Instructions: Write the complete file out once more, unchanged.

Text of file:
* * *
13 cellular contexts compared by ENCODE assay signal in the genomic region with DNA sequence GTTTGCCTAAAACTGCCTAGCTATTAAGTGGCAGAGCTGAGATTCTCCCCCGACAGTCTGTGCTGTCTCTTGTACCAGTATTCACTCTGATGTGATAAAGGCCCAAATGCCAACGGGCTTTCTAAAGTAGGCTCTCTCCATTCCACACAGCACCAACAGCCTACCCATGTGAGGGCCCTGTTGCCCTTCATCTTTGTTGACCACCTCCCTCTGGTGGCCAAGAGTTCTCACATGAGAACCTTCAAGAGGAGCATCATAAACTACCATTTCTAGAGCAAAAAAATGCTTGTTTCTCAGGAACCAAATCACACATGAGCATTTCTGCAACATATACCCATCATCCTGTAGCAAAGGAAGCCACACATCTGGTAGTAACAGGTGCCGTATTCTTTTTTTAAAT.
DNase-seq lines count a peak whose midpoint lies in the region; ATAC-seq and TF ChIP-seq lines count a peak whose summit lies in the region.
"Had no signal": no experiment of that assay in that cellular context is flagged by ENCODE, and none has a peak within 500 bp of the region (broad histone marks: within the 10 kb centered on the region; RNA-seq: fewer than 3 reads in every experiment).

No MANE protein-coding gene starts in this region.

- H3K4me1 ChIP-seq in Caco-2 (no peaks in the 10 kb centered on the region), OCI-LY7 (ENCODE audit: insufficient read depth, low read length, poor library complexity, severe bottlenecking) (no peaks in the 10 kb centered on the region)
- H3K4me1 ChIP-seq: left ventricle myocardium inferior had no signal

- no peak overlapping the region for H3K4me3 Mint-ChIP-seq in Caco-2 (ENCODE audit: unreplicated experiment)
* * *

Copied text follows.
13 cellular contexts compared by ENCODE assay signal in the genomic region with DNA sequence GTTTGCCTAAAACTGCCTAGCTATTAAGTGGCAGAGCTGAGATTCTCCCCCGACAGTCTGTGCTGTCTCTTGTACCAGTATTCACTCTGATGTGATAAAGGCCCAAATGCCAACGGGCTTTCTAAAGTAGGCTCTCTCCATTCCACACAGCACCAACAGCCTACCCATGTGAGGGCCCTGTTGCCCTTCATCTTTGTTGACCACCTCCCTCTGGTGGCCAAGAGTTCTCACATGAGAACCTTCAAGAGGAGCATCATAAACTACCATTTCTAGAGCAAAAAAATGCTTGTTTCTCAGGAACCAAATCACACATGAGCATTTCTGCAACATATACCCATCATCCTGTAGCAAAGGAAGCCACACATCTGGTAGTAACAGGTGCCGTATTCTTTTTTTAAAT.
DNase-seq lines count a peak whose midpoint lies in the region; ATAC-seq and TF ChIP-seq lines count a peak whose summit lies in the region.
"Had no signal": no experiment of that assay in that cellular context is flagged by ENCODE, and none has a peak within 500 bp of the region (broad histone marks: within the 10 kb centered on the region; RNA-seq: fewer than 3 reads in every experiment).

No MANE protein-coding gene starts in this region.

- H3K4me1 ChIP-seq in Caco-2 (no peaks in the 10 kb centered on the region), OCI-LY7 (ENCODE audit: insufficient read depth, low read length, poor library complexity, severe bottlenecking) (no peaks in the 10 kb centered on the region)
- H3K4me1 ChIP-seq: left ventricle myocardium inferior had no signal

- no peak overlapping the region for H3K4me3 Mint-ChIP-seq in Caco-2 (ENCODE audit: unreplicated experiment)